ETC: Boosting Offshore Wind to Energize Clean Energy Transitions

by | May 2, 2024

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In its latest report, Overcoming Turbulence in the Offshore Wind Sector, the Energy Transitions Commission (ETC) discusses the offshore wind industry’s challenges, finding a need for a better effort between governments and industry leaders to restore market confidence, reduce costs, and accelerate the transition to cleaner energy. 

Current Challenges and Achievements

Offshore wind has proven to be a powerhouse that provides large-scale, cost-competitive, clean electricity globally. In Western Europe, costs have plummeted by 60% from 2015 to 2022. This period also saw a substantial increase in global capacity—from 12 gigawatts (GW) in 2015 to 74 GW in 2023, powering approximately 90 million households. The sector faced headwinds in 2022-2023, such as inflation, supply chain issues, and higher interest rates, particularly affecting the U.K. and U.S. markets and leading to multiple project cancellations.

Pathways to Cost Reduction and Market Stability

Although recent cost increases are mainly temporary, with costs already declining in Western markets, the ETC warns that higher finance costs might persist longer. China’s market has demonstrated how continued technological advancements and scaling can drive costs down even further. Adair Turner, Chair of the ETC, stresses, “Offshore wind is vital for the clean energy transition. It can generate electricity when the sun isn’t shining and doesn’t compete for land use. Now is a critical period to rapidly accelerate wind capacity if the world is to achieve net-zero emissions by mid-century. Governments should act now to restore market confidence by setting ambitious offshore wind targets and design auctions and contracts which provide market certainty and drive costs down.”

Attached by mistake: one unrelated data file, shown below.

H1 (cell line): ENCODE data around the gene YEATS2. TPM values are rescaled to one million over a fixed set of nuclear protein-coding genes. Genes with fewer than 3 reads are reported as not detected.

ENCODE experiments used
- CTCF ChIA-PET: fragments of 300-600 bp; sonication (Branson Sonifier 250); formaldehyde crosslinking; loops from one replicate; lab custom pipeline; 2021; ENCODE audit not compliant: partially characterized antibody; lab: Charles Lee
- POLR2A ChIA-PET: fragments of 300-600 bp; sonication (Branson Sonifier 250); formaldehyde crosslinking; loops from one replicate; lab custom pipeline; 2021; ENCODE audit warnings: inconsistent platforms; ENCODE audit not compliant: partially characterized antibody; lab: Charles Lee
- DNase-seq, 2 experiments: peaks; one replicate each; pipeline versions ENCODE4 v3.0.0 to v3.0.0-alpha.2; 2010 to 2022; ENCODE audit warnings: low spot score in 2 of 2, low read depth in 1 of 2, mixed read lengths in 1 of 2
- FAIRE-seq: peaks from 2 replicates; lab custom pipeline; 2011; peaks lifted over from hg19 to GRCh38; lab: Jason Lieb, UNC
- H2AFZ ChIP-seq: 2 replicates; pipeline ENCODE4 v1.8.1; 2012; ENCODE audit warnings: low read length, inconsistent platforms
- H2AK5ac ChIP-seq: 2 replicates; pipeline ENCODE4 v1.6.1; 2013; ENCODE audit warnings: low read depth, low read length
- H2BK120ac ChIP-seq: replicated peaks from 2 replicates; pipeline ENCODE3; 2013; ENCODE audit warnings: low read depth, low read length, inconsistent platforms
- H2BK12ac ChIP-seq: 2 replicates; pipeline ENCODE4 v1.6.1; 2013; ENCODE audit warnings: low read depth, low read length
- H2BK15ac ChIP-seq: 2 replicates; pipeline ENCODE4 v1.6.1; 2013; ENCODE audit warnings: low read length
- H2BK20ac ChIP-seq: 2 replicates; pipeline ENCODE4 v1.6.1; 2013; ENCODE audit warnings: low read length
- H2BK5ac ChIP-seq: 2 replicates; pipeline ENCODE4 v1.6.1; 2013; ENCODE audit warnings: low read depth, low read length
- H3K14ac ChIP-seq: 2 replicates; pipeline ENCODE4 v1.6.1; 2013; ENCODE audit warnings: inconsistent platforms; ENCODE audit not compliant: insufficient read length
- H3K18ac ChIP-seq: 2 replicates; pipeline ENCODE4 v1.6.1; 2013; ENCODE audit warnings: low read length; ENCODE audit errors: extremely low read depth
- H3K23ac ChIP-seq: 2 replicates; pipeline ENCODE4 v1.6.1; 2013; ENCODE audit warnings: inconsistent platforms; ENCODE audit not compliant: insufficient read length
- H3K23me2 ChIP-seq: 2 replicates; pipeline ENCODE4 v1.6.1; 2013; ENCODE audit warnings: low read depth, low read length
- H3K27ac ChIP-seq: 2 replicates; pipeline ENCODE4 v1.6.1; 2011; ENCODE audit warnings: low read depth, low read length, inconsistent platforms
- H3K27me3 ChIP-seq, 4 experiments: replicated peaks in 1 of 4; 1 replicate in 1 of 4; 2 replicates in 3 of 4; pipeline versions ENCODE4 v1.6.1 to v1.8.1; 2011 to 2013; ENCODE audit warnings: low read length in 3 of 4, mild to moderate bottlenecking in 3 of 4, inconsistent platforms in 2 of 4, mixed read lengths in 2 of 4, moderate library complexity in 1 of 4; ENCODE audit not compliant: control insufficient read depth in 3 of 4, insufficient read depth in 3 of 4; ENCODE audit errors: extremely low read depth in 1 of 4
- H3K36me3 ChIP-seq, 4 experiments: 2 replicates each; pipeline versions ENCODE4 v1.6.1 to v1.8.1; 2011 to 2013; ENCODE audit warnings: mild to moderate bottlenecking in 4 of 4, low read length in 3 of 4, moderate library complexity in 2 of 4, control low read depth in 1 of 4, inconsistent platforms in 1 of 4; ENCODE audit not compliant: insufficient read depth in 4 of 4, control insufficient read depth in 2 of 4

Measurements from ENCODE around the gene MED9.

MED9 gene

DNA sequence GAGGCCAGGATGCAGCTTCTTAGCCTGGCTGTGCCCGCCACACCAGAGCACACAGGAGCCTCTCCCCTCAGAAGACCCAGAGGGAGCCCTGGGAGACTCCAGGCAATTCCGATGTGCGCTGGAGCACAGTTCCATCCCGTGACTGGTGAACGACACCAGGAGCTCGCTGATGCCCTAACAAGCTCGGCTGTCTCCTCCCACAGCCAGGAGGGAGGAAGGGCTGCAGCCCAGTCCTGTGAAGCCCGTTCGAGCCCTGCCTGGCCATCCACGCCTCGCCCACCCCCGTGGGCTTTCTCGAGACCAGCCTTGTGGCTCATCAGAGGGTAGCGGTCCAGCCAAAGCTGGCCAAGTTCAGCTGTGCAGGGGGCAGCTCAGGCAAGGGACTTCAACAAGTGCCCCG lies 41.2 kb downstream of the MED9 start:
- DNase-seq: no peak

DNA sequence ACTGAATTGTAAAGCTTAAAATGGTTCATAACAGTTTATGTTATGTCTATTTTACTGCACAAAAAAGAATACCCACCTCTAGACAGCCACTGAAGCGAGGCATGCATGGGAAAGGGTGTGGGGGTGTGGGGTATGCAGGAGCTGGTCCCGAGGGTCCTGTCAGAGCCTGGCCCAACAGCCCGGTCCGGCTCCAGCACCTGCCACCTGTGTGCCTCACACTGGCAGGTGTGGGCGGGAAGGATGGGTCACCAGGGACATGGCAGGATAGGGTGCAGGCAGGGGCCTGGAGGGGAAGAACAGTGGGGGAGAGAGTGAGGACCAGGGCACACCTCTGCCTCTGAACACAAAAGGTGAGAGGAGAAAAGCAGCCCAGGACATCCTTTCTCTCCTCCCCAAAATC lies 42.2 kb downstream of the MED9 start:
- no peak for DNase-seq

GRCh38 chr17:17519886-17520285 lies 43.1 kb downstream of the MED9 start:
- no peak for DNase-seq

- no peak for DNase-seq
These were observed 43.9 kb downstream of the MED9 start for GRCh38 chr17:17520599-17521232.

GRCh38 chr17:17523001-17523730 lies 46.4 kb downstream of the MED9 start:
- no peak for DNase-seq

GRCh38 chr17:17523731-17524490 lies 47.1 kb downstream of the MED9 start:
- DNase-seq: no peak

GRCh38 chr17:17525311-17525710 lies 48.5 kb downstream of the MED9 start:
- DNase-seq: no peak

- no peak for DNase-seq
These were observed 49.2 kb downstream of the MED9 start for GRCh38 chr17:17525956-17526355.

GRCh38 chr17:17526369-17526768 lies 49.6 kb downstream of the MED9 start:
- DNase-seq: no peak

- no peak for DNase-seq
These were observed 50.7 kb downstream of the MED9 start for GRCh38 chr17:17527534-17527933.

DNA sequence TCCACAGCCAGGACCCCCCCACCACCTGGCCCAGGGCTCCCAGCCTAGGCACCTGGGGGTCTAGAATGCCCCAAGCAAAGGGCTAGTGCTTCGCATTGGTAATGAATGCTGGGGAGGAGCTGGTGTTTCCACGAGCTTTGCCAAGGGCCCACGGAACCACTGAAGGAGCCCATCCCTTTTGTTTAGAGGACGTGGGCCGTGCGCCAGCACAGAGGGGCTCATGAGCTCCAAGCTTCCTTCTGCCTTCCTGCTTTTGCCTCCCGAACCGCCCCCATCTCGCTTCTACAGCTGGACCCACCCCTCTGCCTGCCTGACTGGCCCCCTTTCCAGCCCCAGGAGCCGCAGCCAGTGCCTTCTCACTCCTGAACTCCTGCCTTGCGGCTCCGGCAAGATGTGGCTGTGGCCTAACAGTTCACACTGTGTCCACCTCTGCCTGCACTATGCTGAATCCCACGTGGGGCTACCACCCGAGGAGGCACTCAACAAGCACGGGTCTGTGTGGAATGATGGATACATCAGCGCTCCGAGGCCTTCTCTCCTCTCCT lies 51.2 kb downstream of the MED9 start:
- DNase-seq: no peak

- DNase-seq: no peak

Read More Recent News: Offshore Wind Projects, Launches, and Challenges

The International Energy Agency (IEA) highlights the immense potential of offshore wind, estimating that offshore wind could one day produce over 420,000 terawatt-hours (TWh) annually, far exceeding current global electricity needs. To support a net-zero economy, however, wind generation needs to increase tenfold by 2050, complemented by a thirtyfold increase in solar capacity.

Despite the potential, many countries need more installations to meet 2030 net-zero targets. Alistair Phillips-Davies, CEO of SSE, says, “The energy system of the future will depend on clean, secure, and cost-competitive electricity and this report shows the critical role offshore wind has to play. But to fully realise the technology’s potential, policymakers, system operators, regulators and the industry need to re-focus on scaling up the sector’s capacity. Those that move fastest will unlock significant and lasting economic benefits.”

The ETC’s recommendations for governments include setting clear targets and auction schedules to ensure consistent capacity addition, designing risk-reducing auction mechanisms, streamlining regulatory processes, and promoting production efficiencies. Addressing specific supply chain challenges, like providing the availability of installation vessels for more giant turbines, is also critical. 

By focusing on recommended areas, governments and industry can jointly propel the offshore wind sector toward a robust growth trajectory that fosters industrial growth, job creation, energy security, and emission reductions.

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